The Social Democrats introduced new taxes by state law, which were collected in addition to federal taxes (critics called them Breitner Taxes after
Hugo Breitner, city councillor for finance). These taxes were imposed upon luxury: on riding-horses, large private cars, servants in private households, and hotel rooms. (To demonstrate its practical effect, the municipality published for example, which social institutions could be financed by the servants tax the Vienna branch of the Rothschild familyhad to pay.)
The new "Wohnbausteuer" (Housing Tax) as well was structured progressive, i.e. in rising percentages. The income from this tax was used to finance the large housing programme of the municipality. Therefore on many "Gemeindebauten" today one still can read: "Erbaut aus den Mitteln der Wohnbausteuer" (built from the Housing Tax results).
By the investments of the municipality, the rate of unemployment in Vienna dropped down in relation to the rest of Austria and to Germany. All investments were financed directly by taxes, not by credits. Thus the city administration stayed independent of creditors and did not have to pay interests.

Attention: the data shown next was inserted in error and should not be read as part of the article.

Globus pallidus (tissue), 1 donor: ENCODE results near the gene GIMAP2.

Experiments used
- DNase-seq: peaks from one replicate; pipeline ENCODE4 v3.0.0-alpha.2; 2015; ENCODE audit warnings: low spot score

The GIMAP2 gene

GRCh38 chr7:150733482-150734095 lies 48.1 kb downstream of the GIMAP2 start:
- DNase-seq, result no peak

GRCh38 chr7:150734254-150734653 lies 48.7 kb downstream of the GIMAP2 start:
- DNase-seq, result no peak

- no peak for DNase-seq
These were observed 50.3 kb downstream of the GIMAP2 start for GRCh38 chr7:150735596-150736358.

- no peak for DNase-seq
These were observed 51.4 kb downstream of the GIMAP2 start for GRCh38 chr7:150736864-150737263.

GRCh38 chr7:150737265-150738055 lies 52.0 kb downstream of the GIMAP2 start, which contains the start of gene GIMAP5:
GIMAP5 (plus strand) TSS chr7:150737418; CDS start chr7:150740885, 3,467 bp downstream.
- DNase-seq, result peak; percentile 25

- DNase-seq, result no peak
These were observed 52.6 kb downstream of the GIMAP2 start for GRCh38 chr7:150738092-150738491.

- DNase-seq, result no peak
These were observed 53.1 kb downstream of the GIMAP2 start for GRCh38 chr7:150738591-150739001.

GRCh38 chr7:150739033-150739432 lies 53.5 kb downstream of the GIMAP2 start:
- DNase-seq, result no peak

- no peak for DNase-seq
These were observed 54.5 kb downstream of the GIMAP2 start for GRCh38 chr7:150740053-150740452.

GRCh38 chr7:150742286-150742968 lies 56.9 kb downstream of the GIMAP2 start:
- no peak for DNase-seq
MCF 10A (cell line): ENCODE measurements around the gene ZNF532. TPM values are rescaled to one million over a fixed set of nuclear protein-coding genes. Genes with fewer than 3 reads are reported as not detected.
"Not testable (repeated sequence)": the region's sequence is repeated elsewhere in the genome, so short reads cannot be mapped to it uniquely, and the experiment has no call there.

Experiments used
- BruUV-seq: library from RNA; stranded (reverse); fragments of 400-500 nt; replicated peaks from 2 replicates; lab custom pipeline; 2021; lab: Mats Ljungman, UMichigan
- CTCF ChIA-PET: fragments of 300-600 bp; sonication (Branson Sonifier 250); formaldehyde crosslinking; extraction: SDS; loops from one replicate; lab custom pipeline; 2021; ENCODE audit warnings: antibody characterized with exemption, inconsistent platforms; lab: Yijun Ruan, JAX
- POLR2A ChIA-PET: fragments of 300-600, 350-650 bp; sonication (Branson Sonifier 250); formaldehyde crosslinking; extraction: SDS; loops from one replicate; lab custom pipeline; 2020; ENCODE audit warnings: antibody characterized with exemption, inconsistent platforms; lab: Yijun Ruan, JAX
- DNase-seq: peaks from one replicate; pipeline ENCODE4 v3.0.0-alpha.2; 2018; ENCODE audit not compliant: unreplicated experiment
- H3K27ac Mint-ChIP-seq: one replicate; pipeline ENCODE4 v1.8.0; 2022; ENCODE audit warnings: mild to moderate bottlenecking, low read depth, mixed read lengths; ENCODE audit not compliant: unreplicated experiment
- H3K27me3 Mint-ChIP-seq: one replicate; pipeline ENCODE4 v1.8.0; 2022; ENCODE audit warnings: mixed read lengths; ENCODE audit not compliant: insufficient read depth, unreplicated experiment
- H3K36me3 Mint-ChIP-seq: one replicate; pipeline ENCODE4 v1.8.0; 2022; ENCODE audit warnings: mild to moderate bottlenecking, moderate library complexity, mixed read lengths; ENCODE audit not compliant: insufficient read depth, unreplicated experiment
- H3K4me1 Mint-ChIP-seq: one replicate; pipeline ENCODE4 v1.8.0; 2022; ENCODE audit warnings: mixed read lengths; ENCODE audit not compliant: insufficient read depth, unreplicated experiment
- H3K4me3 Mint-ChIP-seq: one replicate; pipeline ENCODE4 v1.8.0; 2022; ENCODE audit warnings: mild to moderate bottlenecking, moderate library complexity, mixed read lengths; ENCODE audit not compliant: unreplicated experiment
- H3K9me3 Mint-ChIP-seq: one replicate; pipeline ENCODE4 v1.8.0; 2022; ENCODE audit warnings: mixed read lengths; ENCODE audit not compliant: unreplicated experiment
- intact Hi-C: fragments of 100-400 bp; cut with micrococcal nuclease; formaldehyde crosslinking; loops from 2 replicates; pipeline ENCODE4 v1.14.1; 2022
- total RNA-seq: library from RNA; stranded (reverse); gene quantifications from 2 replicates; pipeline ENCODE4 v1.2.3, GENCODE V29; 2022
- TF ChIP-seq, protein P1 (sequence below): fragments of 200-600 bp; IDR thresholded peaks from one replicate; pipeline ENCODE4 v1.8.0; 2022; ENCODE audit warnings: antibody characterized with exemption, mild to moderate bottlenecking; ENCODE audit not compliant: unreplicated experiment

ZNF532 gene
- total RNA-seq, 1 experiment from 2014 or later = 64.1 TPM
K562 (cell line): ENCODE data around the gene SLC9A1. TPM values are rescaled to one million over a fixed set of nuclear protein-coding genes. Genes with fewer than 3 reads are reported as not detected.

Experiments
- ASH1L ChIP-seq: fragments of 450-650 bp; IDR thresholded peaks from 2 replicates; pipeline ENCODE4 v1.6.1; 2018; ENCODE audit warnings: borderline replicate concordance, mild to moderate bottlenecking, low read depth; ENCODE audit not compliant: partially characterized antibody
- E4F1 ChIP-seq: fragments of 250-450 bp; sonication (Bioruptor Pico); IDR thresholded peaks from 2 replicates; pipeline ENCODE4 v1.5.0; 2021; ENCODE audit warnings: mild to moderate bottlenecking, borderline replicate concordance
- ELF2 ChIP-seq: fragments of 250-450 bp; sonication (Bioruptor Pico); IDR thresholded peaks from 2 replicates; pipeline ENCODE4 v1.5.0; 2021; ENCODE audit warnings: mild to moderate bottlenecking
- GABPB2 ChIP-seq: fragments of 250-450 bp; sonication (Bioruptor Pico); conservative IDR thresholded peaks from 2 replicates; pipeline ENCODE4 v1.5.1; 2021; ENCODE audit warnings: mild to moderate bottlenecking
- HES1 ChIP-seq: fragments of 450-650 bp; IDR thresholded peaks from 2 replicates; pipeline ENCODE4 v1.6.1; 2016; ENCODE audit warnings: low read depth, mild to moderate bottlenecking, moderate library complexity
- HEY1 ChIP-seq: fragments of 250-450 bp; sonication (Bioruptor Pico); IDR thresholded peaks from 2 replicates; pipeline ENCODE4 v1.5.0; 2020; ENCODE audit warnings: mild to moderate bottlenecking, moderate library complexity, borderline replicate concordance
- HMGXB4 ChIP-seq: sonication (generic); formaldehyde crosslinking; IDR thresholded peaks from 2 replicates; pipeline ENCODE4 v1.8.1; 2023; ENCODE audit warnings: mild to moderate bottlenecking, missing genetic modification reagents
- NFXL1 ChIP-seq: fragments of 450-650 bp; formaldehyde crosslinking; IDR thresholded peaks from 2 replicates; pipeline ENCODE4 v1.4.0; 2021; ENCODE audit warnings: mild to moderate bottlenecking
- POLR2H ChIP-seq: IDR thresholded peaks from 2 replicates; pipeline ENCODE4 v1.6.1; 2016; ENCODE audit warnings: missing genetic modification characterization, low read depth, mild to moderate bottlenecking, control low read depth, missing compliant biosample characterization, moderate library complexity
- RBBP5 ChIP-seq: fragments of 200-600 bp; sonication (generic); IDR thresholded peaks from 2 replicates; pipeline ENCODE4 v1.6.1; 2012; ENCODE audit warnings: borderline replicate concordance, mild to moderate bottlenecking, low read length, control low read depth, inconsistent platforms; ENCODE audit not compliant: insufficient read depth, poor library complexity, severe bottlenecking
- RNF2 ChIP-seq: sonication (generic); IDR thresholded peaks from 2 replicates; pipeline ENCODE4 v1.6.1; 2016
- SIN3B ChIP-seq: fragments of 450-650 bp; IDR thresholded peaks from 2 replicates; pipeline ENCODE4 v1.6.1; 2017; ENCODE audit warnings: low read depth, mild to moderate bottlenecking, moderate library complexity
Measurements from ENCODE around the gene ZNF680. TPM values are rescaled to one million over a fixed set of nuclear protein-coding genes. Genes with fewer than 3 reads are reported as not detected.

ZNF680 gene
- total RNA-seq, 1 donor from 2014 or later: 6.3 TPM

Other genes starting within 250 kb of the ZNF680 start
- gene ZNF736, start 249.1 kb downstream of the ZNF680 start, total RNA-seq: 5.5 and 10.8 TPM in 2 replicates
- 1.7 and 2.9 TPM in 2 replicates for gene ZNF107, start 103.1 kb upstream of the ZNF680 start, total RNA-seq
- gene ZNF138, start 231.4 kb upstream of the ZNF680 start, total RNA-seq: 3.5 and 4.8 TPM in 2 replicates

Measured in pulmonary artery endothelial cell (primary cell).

Hugo Breitner, in contrast to the Austrian Social Democrats after 1945, principally refused to take up credits for paying social services. These services consequently had to be cut down when the federal government in the early thirties started to starve Vienna financially.
Red Vienna mainly is associated with the following political leaders:
Jakob Reumann, first social democratic mayor
Karl Seitz, mayor till ousted from city hall by police in 1934
Hugo Breitner, successful finance councillor, hated by part of the bourgeoisie
Julius Tandler, renown reformer of the city's social and health services
Otto Glöckel, reformer of the educational system
Main parts of this text have been translated from the "Rotes Wien" entry in the German edition of Wikipedia.
History of Vienna
* [http://www.wien.gv.at/english/history/history/vhisrv.htm City of Vienna: "From the Social Democratic model of "Red Vienna" to the "Ständestaat"(1918-1938)"]
* [http://www.virtualvienna.net/community/modules.php?name=News&file=article&sid=194 Virtual Vienna: "Red Vienna: A Workers' Paradise."]
* [http://www.dasrotewien.at/online/page.php?P=10859 Encyclopedia of Vienna's Social Democratic Party, in German]
* Eva Blau: "The Architecture of Red Vienna. 1919-1934.", The MIT Press, 1999
* Helmut Gruber: "Red Vienna. Experiment in Working Class Culture, 1919-1934.", Oxford University Press, 1991
Sheldon Gardner: "Red Vienna and the Golden Age of Psychology, 1918-1938 ", Praeger Publishers, 1992